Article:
In Toronto, Ontario, over 200,000 Portuguese-Canadians celebrate by holding a multitude of events surrounding 10 June date. The week-long festival culminates with the Portugal Day Parade on Dundas Street, in the area known as Little Portugal. The parade ends near Trinity Bellwoods Park, where concerts, cultural events and various other activities take place. The Portugal Day Parade is Toronto's third-largest street festival and first celebrated in 1966.[4]

United Kingdom[edit]

In 2010 and 2011, festivities were celebrated on 13 June and 12 June, respectively, in Kennington Park, southeast London, in the area known as Little Portugal.

The 2012 observance was held on 10 June in Kennington Park. The officials and athletes representing Portugal at the 2012 Summer Olympics were based in Little Portugal near Kennington Park, and attended Portugal Day 2012 in Kennington Park. [5] In 2013, the event was held on Sunday, 9 June 2013 in Kennington Park as in previous years.[6]

In 2014 the event was not held, but was held in 2015 on Sunday 14 June in Streatham Common Park and this was the first time that a fee was charged to enter.[7] The event in 2016 was also planned to be a paid event on Sunday 12 June in Streatham Common Park, but was cancelled due to heavy rain.[8]

United States[edit]

2022 Portugal day celebration in San Jose, California organized by Portuguese Historical Museum

Portuguese Americans celebrate the holiday throughout the country, especially in Portuguese American neighborhoods, including in:

See also[edit]


  1. ^ [clarification needed] Costa, Ana Correia (9 June 2004). "Estado Novo: 10 de Junho é 'Dia da Raça'" (in Portuguese). JornalismoPortoNet. Archived from the original on 19 May 2011. Retrieved 10 June 2011.
  2. ^ "10 de junho: Comemorações pela primeira vez em "território espiritual" de Portugal". Retrieved 10 June 2016.
  3. ^ "PARLIAMENTARY BUSINESS - Wednesday, November 8, 2017 (42nd Parliament, 1st Session) - Private Members' Motions — M-126 Portuguese Heritage Month". Retrieved 18 December 2017.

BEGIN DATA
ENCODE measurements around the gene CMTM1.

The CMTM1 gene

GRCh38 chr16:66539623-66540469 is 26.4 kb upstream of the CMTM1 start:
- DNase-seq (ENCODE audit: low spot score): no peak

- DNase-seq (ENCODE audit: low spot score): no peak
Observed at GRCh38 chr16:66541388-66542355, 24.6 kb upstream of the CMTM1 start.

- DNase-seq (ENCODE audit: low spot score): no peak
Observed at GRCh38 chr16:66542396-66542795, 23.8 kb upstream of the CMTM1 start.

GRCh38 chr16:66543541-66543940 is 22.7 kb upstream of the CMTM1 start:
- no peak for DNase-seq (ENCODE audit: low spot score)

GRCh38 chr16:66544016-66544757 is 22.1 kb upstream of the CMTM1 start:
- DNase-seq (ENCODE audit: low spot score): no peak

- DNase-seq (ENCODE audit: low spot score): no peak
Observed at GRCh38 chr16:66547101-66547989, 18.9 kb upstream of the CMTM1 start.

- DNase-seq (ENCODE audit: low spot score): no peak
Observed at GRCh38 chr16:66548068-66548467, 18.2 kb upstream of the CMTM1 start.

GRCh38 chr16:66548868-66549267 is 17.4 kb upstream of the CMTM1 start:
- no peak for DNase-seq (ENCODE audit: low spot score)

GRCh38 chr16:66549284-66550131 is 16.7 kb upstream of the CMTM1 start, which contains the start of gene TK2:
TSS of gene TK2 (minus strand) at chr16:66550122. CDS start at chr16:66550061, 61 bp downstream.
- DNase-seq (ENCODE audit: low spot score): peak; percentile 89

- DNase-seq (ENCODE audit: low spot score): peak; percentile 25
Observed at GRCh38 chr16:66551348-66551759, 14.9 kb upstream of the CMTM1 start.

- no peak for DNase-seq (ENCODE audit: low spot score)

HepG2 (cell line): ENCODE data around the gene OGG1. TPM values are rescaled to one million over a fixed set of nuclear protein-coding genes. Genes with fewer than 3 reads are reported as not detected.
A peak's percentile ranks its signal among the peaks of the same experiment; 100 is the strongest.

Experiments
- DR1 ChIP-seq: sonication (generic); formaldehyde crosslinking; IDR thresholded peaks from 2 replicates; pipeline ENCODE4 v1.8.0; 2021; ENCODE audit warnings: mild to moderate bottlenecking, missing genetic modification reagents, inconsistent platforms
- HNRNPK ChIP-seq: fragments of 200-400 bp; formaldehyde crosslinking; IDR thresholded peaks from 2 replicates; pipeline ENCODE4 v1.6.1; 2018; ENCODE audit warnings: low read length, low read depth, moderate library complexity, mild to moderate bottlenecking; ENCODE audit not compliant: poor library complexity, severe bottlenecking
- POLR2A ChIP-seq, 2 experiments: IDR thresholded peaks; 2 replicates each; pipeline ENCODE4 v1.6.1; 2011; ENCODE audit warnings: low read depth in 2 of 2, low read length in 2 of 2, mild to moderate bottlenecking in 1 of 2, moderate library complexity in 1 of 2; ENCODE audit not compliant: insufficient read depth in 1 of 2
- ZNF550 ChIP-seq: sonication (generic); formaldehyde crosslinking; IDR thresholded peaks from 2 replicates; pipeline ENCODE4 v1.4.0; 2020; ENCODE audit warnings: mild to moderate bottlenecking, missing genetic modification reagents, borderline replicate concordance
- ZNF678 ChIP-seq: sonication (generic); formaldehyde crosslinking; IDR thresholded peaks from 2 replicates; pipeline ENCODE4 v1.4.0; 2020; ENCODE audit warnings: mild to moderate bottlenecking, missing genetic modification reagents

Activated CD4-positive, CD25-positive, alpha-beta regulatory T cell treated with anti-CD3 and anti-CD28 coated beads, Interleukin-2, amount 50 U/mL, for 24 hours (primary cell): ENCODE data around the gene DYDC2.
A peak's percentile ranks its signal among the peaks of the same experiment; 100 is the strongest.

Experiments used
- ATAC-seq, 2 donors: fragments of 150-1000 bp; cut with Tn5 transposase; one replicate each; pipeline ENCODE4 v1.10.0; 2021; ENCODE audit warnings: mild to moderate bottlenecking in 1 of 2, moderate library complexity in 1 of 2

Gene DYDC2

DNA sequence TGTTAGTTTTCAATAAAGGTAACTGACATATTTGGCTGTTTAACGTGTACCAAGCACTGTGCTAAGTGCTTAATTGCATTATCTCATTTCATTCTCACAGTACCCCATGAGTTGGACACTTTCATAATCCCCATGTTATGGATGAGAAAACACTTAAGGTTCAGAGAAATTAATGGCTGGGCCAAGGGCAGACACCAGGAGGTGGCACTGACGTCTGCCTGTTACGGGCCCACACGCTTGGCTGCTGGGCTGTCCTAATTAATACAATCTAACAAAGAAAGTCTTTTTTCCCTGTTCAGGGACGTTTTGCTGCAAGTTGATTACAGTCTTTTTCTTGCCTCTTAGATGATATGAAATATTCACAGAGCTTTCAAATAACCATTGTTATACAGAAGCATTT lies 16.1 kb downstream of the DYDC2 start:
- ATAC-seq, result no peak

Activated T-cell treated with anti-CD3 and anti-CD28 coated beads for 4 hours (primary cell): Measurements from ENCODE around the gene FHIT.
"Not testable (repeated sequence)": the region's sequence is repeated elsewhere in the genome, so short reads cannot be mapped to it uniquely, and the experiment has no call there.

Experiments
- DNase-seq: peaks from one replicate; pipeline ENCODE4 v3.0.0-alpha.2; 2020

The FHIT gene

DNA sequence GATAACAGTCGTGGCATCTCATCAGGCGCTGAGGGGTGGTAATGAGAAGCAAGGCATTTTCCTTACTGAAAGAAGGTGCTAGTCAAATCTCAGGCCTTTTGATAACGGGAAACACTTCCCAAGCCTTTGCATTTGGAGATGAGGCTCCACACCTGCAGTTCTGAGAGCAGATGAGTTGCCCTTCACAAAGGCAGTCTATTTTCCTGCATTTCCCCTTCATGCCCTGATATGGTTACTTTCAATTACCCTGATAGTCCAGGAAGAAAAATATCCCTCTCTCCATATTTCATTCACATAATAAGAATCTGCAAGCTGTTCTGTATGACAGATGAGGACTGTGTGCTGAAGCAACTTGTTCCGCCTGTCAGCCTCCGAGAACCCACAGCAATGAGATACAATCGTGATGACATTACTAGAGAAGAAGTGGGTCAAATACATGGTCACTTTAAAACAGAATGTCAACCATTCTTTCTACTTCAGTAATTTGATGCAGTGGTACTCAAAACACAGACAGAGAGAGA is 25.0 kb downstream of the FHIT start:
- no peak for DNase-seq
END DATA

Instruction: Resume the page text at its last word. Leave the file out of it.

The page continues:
4. ^ "Toronto's Portugal Day has a long history". 6 June 2013. Retrieved 12 June 2013.
  5. ^ Degun, Tom (27 April 2011). "Lambeth To Be Base for Portugal During London 2012". insidethegames.biz. Retrieved 12 June 2012.
  6. ^ Dia de Portugal - Londres 2013. "Dia de Portugal Londres 2013". Dia de Portugal - Londres 2013 (via Facebook). Retrieved 30 April 2013.
  7. ^ Day of Portugal UK. "Day of Portugal UK". Day of Portugal UK (via Facebook). Retrieved 5 April 2015.
  8. ^ Day of Portugal UK. "Day of Portugal UK". Day of Portugal UK (via Facebook). Retrieved 11 April 2016.
  9. ^ Database (undated). "Festivals and Parades" Archived 5 May 2011 at the Wayback Machine. Government of Newark. Retrieved 12 June 2012.
  10. ^ [dead link] "Eventos do Dia de Portugal"[permanent dead link]. Portuguese American Clubs of New Jersey.
  11. ^ "Nassau County Portugal Day 2013 - Events Event, Holiday, Arts & Enter…". Archived from the original on 30 June 2013.
  12. ^ "Martins Named Portuguese American of the Year - Around Town - Mineola…". Archived from the original on 30 June 2013.
  13. ^ "County honors Martins on Portugal Day - the Island Now: Williston Park". Archived from the original on 4 April 2016. Retrieved 14 July 2012.
  14. ^ "Nassau Portugal Day celebration today - Newsday". Archived from the original on 15 August 2014. Retrieved 1 May 2013.
  15. ^ "PECO Multicultural Series at Penn's Landing". Archived from the original on 22 May 2016. Retrieved 10 June 2013.
  16. ^ "Philadelphia Ship Preservation Guild". Archived from the original on 8 May 2013. Retrieved 10 June 2013.
  17. ^ Da Silva, Lurdes (11 March 2021). "New Bedford cancels Day of Portugal celebration". The Herald News. Retrieved 10 July 2021.
  18. ^ "Festival". New Bedford Day of Portugal. New Bedford Day of Portugal. Retrieved 10 July 2021.

External links[edit]